From the first it seemed clear to us that this draft pool offered an opportunity to balance the scales from the Giants’ extremely imbalanced 2019 draft, when they didn’t take a single pitcher until the 8th round (Caleb Kilian). For a year now scouts had been talking about what a tremendous pitching draft this would be with more 2nd-4th round talents than there were 2nd to 4th round picks. Value was here to be had and from very early on, Brian and I started talking about an “anti-2019” draft strategy.
This was a fork in the path we never really deviated from. Despite a wealth of good bats waiting at 13 — including Legacy Giant(!) Tyler Soderstrom, whom the Giants have been linked to IRL — we chose to cast our fates on trying to bring a wave of high upside (there’s that word!) pitching talent into the system. Inherent in that choice, of course, is a different choice. When the event actually took place, I found that many of my counterparts strove to try to make the experience as real as they could — if they had intelligence (like the Soderstrom connection) they used it. If they knew a player was a second nephew to the GM, they seized upon it. They brought real draft patterns from their teams into their thought processes.
We, in essence, chose to eschew that path. We did focus on trying to redress what, in our opinion, was an imbalance in the system, but we did not try to use any intelligence or understanding to guess what Michael Holmes would actually be doing this summer. We naively (or arrogantly) decided we would run this draft how we wanted it to go, not how the Giants might themselves go. (Though I will say, Michael Holmes does have a pretty long track record of taking High School arms — but that’s getting ahead of the story).
So, we were going to draft pitching heavy and not be swayed from our determined path. But then the question was: which pitchers?
*But don’t you wish the Giants had selected Cody Bellinger?
#13: Cole Wilcox, RHP, University of Georgia, 6’5” 232 lbs. age 20.9
We were easily able to eliminate the top two arms on most boards — Texas A&M’s Asa Lacy and Georgia’s Emerson Hancock — from our Draft Room discussion as both would certainly be long gone by the time our #13 pick came up. That left us to focus primarily on three arms: Crochet, Oregon High School RHP Mick Abel and Hancock’s Georgia teammate Cole Wilcox, whom Brian had very high on his board (see above). While all of us agreed that Crochet’s pure stuff was some of the best in the class, he has no history of holding up to a starter’s workload, and his spring bout with shoulder soreness made everyone leery of his health. All three of us loved Abel, but I will admit I was fairly adamant against taking a high school pitcher that high. In that regard, at least, I did hew to a “realistic” pick as the history of high school RHP taken at the top of the 1st round is dreadful and tends to make teams push that phylum down their boards.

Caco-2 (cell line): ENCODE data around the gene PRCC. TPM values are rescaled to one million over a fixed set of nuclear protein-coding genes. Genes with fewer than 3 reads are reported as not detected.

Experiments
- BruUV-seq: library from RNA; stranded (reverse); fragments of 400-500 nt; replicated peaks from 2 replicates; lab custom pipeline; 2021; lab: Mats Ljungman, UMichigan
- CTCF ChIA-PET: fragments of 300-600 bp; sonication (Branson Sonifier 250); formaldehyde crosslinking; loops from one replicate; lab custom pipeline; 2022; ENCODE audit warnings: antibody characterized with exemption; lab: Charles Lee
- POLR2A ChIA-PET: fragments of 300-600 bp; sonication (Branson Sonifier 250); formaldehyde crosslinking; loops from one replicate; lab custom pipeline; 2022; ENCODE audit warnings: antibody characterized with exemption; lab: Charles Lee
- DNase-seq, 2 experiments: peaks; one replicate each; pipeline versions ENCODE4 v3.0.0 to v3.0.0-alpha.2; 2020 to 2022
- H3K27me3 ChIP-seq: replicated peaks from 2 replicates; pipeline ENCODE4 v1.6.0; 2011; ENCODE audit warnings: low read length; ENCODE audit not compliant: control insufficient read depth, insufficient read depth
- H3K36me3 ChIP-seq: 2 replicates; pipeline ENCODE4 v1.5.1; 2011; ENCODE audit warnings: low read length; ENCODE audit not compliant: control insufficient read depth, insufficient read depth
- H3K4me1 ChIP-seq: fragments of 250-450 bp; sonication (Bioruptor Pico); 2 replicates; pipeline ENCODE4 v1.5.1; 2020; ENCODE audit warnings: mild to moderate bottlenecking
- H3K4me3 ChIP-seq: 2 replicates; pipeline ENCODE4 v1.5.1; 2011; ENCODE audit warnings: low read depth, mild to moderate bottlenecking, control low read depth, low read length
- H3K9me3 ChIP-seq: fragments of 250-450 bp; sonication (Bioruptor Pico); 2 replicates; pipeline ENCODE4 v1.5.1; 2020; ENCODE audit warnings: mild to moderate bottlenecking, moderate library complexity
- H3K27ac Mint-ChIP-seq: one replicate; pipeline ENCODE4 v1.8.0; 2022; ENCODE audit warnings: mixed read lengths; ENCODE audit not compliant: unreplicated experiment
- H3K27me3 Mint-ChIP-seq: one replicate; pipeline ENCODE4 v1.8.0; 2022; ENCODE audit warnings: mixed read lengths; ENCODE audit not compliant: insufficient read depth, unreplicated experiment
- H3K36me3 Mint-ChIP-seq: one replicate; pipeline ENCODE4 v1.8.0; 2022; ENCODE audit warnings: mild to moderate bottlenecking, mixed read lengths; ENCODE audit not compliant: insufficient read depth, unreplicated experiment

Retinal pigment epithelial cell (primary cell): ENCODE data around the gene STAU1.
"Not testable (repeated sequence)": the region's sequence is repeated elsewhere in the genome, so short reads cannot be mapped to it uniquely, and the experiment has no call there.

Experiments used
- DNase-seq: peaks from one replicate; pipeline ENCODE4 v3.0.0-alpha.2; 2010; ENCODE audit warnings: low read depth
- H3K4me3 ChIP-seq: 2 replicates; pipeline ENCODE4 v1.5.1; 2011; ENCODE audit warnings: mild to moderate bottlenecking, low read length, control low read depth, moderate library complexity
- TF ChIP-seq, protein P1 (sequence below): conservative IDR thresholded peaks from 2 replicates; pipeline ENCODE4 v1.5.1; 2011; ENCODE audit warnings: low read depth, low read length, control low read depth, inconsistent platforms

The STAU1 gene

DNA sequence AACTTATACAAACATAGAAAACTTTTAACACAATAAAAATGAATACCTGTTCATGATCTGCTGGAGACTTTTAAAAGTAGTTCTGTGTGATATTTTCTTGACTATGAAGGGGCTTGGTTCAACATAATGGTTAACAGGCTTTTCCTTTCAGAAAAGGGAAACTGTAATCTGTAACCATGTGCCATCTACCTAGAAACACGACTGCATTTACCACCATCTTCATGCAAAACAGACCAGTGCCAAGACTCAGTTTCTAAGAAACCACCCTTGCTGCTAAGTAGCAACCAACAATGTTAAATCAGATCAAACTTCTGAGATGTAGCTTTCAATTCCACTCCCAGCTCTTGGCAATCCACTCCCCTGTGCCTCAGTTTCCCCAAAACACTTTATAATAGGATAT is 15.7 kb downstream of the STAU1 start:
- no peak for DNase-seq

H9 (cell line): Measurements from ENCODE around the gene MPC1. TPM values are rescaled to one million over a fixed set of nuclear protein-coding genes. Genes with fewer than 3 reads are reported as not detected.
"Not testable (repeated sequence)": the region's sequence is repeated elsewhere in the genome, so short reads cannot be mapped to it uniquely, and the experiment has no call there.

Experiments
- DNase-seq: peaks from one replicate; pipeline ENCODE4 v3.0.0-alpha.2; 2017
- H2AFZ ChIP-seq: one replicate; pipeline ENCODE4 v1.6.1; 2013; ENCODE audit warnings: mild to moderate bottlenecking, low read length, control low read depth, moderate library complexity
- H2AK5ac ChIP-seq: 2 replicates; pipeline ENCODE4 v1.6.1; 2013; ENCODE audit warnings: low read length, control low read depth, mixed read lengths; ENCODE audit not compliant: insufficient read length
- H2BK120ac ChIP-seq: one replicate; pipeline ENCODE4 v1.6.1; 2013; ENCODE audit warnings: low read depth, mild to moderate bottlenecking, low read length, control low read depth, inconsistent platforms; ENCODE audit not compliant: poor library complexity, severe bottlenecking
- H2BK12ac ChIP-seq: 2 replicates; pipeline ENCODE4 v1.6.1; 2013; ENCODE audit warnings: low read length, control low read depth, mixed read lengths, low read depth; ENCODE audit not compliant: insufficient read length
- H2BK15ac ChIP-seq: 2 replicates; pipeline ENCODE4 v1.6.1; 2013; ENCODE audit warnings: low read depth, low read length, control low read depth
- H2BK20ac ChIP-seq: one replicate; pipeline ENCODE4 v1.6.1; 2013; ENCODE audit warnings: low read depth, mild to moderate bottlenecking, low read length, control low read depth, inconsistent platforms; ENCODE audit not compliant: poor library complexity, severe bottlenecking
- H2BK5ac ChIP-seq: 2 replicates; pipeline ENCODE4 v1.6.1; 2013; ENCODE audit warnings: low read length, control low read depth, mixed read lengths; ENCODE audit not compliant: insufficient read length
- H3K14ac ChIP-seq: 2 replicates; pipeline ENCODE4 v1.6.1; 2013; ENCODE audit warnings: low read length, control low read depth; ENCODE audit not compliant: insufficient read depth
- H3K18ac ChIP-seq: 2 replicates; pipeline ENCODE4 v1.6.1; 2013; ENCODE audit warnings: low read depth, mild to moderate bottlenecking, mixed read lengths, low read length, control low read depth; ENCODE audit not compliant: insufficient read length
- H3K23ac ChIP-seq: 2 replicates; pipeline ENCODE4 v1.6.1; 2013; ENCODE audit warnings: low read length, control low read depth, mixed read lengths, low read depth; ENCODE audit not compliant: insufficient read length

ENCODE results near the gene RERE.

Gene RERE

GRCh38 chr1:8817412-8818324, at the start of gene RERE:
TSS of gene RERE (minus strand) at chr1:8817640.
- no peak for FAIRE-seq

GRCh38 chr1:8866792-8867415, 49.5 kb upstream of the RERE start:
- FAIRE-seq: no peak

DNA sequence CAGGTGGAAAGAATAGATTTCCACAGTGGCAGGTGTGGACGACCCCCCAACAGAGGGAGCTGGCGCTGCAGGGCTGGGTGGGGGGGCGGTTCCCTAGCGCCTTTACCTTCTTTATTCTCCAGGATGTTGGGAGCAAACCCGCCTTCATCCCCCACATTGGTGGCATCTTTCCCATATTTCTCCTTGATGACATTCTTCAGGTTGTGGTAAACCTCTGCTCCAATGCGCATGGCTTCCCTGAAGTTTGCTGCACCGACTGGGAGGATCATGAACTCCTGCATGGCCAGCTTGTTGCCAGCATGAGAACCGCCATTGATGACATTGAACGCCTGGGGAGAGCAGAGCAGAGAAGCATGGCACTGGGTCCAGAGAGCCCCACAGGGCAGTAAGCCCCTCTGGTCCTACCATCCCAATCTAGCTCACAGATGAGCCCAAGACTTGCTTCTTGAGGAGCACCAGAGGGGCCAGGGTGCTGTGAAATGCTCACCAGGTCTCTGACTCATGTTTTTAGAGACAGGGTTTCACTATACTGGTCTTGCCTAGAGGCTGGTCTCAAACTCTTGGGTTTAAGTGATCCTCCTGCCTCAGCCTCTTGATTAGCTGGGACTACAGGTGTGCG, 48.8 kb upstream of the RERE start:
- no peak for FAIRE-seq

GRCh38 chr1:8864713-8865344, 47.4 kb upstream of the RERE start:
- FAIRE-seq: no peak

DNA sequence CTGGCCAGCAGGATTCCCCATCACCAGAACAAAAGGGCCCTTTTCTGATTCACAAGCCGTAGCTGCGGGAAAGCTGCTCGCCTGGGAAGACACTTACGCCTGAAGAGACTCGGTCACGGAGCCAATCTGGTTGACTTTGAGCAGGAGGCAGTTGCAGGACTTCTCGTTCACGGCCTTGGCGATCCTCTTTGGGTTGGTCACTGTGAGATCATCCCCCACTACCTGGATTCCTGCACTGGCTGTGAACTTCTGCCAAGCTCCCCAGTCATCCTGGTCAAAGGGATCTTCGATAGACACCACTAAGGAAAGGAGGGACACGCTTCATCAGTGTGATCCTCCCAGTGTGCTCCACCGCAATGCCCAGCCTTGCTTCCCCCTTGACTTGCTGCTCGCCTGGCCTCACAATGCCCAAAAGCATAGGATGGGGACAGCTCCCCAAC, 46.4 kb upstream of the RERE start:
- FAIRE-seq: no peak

That left Wilcox, who we all agreed could possibly represent one of the best values in the draft. The huge right-hander had been in the middle of an outstanding Georgia prep class in 2018 (one of a trio of outstanding pitchers that included Ethan Hankins and Kumar Rocker) but his desire to make it to campus at UGeorgia pushed him down to a late round pick (Nats, 37th round). Since then the draft-eligible Sophomore had packed muscle onto his 6’5” frame and the added strength showed up in his stuff. I would use the word “hulking” but I always remember that Tom Buchanan in The Great Gatsby got violent at the term, and I suspect that other elite athletes probably dislike it as well. But still, this is a kid that brings an intimidation factor with him to the mound. Though he doesn't have a track record as a starter and there are control issues to iron out, the size, the body, the huge velocity and promising secondaries were just too tempting to skip out on.
At least for us it was. There were murmurings in the Fantrax chat box about an over-draft. We had taken Wilcox over Louisville’s generally higher ranked Reid Detmers. But this is where we were possibly deviating from reality. Detmers is one of the highest floors in this year’s draft class, and I know perfectly well that high-floor left-handers are the pick you make when your own money (and your own job) are relying on your success. Detmers was clearly the risk-averse and production-certain move. But our team thought that the Giants real need is for impact pitching — they actually have a very good high floor pitcher in the high minors already in Sean Hjelle. We didn’t want certainty; we wanted Wilcox’ explosive stuff. We loved him. And since it’s “not our money,” we waded headlong into what turned out to be a night of high-variance risk-tolerant picking.
#49: Jared Jones, RHP, La Mirada HS (CA), 6’1”, 180 lbs, age 18.9
The rest of our night really fell into our laps. Had I any foresight at all, I would have taken a screen grab of my draft queue at the very beginning of the night. Aside from the trio of first round possibilities, I had exactly four players in my queue when the event started: high school pitchers Jared Jones, Alejandro Rosario, Alex Santos and You Tube legend Blaze Jordan. Before the night was over, we had amazingly drafted all four of those players in the three round mock.
Having been through a few fantasy drafts in my life I know that when you get all the guys you targeted, one of two things has happened — 1) you were very very fortunate, or 2) you were very very silly in your choices. I always fear the latter, but in this case I really do believe the former was the case.